Senate Democrats have spent the last few days arguing that the Republican push for a vote against President Barack Obama's executive action on immigration actually helped Democrats confirm several of Obama's nominations.
But comments from Senate Majority Leader Harry Reid (D-Nev.) on Monday morning shows that Democrats were always planning on approving a last wave of Obama nominations before leaving. A basic understanding of current Senate rules also shows that Democrats have the power to approve these nominations whenever they want, without Republican help, because of changes Democrats engineered in the Senate.
The fingerpointing started late Friday, when Sen. Mike Lee (R-Utah) refused to agree to adjourn the Senate for the weekend. Lee was pushing for a vote to defund Obama's immigration action, along with Sen. Ted Cruz (R-Texas) and others.
That forced the Senate to return to work Saturday, and while the two sides were negotiating how to get around GOP objections, Senate Democrats scheduled a series of votes to confirm several of Obama's nominees, and to set up votes on several others this week.
By Saturday night, some Democrats were crowing that the GOP's actions gave the Senate the time to confirm more nominees. "Because of Senator Cruz's actions and Republicans' inability to stop him, Democrats will end up confirming more nominees by the end of this Congress than we would have been able to otherwise – including several key executive branch nominees and up to 12 of President Obama's judicial nominees," Reid spokesman Adam Jentleson wrote in a Saturday email.
But an earlier email from Jentleson admitted that Reid was always planning to hold these votes. "Senator Reid has been clear for weeks if not months that he plans to hold confirmation votes on a significant number of major nominees before this Congress adjourns," he wrote.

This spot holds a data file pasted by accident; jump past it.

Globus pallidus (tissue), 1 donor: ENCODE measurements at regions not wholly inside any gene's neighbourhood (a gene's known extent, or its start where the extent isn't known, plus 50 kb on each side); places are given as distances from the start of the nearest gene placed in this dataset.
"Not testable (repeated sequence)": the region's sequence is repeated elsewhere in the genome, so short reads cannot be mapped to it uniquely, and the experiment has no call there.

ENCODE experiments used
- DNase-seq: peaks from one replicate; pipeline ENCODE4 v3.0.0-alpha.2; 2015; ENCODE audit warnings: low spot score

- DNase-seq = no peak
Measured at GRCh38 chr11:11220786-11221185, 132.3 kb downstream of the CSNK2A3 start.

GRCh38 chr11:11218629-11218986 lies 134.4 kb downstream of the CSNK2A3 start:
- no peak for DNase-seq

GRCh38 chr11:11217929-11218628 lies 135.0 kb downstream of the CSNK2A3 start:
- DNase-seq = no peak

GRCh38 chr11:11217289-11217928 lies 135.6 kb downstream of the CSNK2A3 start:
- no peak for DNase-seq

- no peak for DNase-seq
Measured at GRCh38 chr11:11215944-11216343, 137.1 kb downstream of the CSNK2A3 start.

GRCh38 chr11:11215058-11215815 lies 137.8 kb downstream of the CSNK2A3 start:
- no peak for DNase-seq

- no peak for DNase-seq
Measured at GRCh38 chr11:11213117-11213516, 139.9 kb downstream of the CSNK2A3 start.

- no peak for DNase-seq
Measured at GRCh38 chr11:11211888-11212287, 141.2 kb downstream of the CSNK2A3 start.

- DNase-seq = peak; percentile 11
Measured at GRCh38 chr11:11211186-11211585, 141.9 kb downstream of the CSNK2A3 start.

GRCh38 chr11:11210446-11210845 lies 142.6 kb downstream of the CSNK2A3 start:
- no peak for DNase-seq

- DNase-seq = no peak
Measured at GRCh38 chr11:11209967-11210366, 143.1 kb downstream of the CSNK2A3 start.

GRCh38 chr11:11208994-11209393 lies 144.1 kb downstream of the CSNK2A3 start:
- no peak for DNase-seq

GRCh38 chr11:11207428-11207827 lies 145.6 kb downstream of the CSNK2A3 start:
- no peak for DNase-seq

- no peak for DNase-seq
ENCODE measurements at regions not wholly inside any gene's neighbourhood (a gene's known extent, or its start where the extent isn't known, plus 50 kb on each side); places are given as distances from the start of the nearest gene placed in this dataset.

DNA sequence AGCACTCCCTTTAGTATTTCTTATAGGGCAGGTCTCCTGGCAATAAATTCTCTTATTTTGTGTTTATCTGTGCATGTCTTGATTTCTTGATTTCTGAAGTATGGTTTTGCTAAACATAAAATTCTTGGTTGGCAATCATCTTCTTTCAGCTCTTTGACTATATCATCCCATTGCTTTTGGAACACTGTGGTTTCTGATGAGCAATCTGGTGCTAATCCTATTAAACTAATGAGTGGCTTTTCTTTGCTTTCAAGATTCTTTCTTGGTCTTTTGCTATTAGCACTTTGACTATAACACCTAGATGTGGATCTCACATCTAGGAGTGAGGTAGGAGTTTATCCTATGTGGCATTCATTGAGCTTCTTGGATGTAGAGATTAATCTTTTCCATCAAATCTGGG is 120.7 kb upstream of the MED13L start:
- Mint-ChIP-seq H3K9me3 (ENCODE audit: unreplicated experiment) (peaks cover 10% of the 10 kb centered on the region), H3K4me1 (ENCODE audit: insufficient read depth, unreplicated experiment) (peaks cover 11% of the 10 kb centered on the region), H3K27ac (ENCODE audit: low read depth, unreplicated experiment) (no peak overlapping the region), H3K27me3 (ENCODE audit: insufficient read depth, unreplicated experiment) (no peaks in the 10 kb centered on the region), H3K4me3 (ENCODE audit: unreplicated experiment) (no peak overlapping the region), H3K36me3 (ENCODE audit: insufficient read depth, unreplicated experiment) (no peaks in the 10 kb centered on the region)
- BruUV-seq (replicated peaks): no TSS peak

Reid's own comments Monday morning indicated that despite the work the Senate was able to do on Saturday, there is still more work to be done and he even threatened more work this coming weekend if it's needed. Those comments are another sign that Democrats always intended to push the nominations through.
"Everything that's scheduled now for moving forward, we could finish it today," Reid said on the Senate floor Monday. "But we're going to have to be here until we finish our work, whether that's Tuesday, Wednesday, Thursday, Friday or Saturday."
"So everyone should understand, we can't be leaving," he added.
Cruz spokeswoman Amanda Carpenter was rejecting Democratic arguments over the weekend and into Monday:
Very clear Reid never intended to adjourn w/o jamming his noms. Everyone on the Hill knew it but is pretending otherwise to smear Cruz/Lee— Amanda Carpenter (@amandacarpenter) December 15, 2014
Did anyone seriously believe Reid was going to let noms die when there was working time on the clock left? C'mon.— Amanda Carpenter (@amandacarpenter) December 14, 2014
On Sunday, Sen. Lee agreed that the Democratic argument that Republicans helped confirm more Obama nominations makes no sense, since Reid was sure to confirm as many nominations as possible before turning over control of the Senate to Republicans in January.
"Anyone who got through as a result of this would have gotten through anyway," Lee said on Fox News.
"You've got the outgoing majority leader of the Senate, Harry Reid," Lee said. "It would have been political malpractice to not get through his controversial nominees, and we would have gotten through those."
More than a year ago, Senate Democrats changed the rules over Republican objections that allow the majority party to approve any nomination it wants without any help from the minority, as long as the majority party can find a majority vote. That so-called "nuclear option" means the ability of the Democratic Senate to pass Obama's nominees depends only on the willingness of Democrats to work through those nominations.
Technically, the Democratic rule change means nominations can be advanced and approved in two simple-majority votes — before the change, a 60-vote majority was needed to advance a nomination, which meant some Republican votes were needed. The change applies to all nominations save those for the Supreme Court.
Despite invoking the nuclear option, Senate Democrats didn't go as fast as they could have on nominations, in large part because of the work schedule under Reid. The Senate almost never worked on Fridays in the last year under Reid, and often returned mid-Monday afternoon.
Incoming Majority Leader Mitch McConnell (R-Ky.) has said the Senate would be working some full weeks under his leadership next year.